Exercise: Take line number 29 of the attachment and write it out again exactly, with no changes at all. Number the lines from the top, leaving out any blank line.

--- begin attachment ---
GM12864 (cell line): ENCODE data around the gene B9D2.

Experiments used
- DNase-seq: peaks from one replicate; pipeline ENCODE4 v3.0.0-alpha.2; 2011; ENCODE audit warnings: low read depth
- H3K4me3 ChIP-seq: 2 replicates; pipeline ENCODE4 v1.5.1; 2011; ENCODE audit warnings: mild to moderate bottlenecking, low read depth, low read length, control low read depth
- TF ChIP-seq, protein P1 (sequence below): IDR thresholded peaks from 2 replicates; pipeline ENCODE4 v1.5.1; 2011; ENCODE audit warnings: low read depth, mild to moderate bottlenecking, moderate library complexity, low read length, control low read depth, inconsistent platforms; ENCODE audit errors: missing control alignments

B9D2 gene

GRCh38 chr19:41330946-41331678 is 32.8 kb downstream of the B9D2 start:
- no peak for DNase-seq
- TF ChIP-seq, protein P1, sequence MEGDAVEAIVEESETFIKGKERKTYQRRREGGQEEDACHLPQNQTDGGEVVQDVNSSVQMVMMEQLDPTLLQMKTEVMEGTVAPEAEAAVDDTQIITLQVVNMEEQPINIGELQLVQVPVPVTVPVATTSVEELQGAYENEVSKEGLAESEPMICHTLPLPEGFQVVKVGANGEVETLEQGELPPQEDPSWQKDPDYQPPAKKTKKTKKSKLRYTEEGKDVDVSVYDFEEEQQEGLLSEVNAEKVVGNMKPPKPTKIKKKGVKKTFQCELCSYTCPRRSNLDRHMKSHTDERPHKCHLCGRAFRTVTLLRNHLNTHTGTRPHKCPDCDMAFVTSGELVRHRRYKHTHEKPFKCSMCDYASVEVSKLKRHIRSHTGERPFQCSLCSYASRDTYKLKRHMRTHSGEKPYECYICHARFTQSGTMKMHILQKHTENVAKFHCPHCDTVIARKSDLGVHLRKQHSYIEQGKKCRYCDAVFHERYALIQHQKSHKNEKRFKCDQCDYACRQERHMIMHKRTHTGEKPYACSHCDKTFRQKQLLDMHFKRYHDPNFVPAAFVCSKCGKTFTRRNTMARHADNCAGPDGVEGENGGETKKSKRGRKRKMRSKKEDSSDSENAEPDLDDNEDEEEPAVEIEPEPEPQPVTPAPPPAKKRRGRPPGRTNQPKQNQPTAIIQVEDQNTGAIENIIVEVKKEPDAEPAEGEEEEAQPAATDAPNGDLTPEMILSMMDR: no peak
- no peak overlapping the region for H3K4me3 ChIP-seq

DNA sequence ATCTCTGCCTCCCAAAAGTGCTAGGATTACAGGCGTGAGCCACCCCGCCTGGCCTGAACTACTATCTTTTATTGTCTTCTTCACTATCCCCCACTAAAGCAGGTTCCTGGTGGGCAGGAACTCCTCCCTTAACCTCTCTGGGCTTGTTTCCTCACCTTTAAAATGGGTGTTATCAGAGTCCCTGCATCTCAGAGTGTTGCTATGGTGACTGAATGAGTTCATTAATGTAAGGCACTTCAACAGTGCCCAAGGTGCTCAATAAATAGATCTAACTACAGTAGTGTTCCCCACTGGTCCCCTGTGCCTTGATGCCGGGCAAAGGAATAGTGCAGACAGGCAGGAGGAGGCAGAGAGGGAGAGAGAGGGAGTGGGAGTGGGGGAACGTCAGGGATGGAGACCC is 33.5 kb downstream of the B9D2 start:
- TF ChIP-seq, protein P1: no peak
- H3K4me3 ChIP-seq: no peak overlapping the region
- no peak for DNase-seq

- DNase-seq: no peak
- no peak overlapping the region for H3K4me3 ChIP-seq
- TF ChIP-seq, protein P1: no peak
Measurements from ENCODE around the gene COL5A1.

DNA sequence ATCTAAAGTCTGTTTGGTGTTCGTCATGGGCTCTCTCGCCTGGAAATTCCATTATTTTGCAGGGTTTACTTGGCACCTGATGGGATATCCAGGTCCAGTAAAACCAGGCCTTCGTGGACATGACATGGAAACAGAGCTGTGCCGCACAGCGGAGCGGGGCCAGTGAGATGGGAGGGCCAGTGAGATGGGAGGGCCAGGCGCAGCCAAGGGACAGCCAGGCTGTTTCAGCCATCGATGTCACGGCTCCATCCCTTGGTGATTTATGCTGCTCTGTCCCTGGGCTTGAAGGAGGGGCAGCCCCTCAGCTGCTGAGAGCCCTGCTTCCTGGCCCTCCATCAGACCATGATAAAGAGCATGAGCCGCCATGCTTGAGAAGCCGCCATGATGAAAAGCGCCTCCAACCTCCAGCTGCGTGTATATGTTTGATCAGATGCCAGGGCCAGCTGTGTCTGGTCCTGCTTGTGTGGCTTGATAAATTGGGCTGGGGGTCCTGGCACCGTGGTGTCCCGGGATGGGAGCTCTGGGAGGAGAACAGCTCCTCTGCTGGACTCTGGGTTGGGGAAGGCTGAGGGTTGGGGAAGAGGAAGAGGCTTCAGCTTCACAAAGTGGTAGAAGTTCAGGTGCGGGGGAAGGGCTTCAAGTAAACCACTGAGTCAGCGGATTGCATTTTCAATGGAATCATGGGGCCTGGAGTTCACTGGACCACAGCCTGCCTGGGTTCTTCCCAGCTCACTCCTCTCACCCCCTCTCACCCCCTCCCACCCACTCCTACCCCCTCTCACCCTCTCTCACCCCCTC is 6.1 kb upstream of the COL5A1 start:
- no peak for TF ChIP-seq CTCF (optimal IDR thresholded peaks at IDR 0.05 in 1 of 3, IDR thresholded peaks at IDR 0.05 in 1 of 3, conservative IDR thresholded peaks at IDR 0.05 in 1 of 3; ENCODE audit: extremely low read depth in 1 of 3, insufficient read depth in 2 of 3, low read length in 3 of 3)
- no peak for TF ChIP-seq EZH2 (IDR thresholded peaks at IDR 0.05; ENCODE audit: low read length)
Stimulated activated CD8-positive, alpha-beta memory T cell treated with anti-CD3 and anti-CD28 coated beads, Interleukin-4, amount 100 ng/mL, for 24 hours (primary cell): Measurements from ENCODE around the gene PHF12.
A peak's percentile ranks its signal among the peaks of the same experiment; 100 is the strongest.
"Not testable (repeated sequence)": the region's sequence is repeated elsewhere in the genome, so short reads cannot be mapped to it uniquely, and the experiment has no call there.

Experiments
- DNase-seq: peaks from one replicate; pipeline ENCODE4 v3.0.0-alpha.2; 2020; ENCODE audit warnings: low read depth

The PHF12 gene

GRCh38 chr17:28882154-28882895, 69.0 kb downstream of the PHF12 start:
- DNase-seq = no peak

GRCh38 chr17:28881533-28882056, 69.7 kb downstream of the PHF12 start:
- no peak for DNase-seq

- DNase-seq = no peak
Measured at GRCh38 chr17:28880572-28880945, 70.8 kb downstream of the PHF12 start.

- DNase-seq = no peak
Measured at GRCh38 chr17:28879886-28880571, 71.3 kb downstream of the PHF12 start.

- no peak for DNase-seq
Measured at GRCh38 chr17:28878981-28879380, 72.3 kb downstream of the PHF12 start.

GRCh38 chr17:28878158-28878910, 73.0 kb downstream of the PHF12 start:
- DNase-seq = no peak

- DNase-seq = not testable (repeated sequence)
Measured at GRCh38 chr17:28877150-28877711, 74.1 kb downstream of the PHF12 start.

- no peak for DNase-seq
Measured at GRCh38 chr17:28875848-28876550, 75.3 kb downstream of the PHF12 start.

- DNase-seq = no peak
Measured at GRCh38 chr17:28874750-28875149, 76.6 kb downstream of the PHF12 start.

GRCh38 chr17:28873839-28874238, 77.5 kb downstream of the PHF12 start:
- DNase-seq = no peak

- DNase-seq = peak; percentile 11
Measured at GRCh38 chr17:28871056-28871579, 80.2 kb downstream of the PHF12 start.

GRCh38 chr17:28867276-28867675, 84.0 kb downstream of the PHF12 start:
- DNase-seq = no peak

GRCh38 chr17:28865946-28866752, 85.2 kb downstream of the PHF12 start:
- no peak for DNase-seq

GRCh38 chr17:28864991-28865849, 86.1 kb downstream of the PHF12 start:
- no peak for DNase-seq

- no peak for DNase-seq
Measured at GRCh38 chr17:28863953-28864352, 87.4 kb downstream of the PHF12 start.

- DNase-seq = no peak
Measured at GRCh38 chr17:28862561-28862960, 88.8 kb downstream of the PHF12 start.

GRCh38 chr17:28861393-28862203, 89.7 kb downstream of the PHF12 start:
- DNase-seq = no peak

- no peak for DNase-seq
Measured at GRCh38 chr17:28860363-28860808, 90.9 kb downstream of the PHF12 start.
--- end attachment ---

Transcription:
- DNase-seq = no peak